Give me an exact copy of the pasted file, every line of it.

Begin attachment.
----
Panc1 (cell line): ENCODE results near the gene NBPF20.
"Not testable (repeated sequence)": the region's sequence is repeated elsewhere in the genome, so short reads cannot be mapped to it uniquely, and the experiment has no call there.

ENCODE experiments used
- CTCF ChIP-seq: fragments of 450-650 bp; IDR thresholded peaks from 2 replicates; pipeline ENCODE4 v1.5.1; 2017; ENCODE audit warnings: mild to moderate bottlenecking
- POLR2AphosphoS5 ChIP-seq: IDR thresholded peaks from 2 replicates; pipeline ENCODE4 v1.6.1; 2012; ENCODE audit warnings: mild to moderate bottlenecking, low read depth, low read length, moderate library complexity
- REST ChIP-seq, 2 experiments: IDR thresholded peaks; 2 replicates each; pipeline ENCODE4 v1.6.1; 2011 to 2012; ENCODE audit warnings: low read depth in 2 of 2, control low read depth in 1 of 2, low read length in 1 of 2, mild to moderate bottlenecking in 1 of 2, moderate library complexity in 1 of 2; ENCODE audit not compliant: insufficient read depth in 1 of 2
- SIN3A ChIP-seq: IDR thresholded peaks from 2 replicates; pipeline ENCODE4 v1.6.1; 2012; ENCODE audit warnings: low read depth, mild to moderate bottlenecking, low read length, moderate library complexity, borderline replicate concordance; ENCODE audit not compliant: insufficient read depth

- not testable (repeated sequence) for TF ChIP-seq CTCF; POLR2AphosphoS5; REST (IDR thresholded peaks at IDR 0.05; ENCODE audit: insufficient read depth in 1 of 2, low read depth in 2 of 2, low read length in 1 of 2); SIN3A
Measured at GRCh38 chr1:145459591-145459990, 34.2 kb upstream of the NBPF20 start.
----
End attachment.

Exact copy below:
Panc1 (cell line): ENCODE results near the gene NBPF20.
"Not testable (repeated sequence)": the region's sequence is repeated elsewhere in the genome, so short reads cannot be mapped to it uniquely, and the experiment has no call there.

ENCODE experiments used
- CTCF ChIP-seq: fragments of 450-650 bp; IDR thresholded peaks from 2 replicates; pipeline ENCODE4 v1.5.1; 2017; ENCODE audit warnings: mild to moderate bottlenecking
- POLR2AphosphoS5 ChIP-seq: IDR thresholded peaks from 2 replicates; pipeline ENCODE4 v1.6.1; 2012; ENCODE audit warnings: mild to moderate bottlenecking, low read depth, low read length, moderate library complexity
- REST ChIP-seq, 2 experiments: IDR thresholded peaks; 2 replicates each; pipeline ENCODE4 v1.6.1; 2011 to 2012; ENCODE audit warnings: low read depth in 2 of 2, control low read depth in 1 of 2, low read length in 1 of 2, mild to moderate bottlenecking in 1 of 2, moderate library complexity in 1 of 2; ENCODE audit not compliant: insufficient read depth in 1 of 2
- SIN3A ChIP-seq: IDR thresholded peaks from 2 replicates; pipeline ENCODE4 v1.6.1; 2012; ENCODE audit warnings: low read depth, mild to moderate bottlenecking, low read length, moderate library complexity, borderline replicate concordance; ENCODE audit not compliant: insufficient read depth

- not testable (repeated sequence) for TF ChIP-seq CTCF; POLR2AphosphoS5; REST (IDR thresholded peaks at IDR 0.05; ENCODE audit: insufficient read depth in 1 of 2, low read depth in 2 of 2, low read length in 1 of 2); SIN3A
Measured at GRCh38 chr1:145459591-145459990, 34.2 kb upstream of the NBPF20 start.